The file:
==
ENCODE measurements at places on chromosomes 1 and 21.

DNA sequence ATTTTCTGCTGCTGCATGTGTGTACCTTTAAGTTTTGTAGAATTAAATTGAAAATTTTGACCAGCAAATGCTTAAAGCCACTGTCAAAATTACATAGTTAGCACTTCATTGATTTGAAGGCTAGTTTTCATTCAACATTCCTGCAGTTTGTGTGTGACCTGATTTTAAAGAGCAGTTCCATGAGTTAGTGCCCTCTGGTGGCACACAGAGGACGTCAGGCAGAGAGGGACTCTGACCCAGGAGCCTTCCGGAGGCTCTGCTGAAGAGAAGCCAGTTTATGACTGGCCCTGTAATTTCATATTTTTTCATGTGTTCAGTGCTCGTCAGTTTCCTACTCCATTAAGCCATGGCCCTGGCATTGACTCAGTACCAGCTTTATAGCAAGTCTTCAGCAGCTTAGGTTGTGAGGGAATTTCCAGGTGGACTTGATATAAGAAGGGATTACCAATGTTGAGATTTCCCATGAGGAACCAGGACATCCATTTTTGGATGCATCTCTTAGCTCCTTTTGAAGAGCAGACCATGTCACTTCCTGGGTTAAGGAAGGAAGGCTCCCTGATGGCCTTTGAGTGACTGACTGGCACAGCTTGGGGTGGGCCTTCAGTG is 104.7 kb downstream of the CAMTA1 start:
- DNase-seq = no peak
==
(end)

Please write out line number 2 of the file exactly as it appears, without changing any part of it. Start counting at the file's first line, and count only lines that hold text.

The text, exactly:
DNA sequence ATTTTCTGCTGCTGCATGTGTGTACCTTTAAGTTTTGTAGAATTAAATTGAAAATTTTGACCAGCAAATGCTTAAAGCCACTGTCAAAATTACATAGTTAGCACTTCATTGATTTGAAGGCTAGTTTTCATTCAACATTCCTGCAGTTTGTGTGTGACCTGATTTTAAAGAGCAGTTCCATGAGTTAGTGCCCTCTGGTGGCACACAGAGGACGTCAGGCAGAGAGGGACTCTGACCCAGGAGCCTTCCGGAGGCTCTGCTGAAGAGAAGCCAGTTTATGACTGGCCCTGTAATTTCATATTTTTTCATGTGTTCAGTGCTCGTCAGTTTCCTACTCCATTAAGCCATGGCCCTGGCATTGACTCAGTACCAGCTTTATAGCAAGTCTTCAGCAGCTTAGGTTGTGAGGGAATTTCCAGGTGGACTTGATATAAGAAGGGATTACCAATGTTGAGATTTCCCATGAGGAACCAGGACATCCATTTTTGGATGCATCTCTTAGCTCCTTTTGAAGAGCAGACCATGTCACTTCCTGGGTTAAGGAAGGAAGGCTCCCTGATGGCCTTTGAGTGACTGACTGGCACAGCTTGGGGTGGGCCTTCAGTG is 104.7 kb downstream of the CAMTA1 start: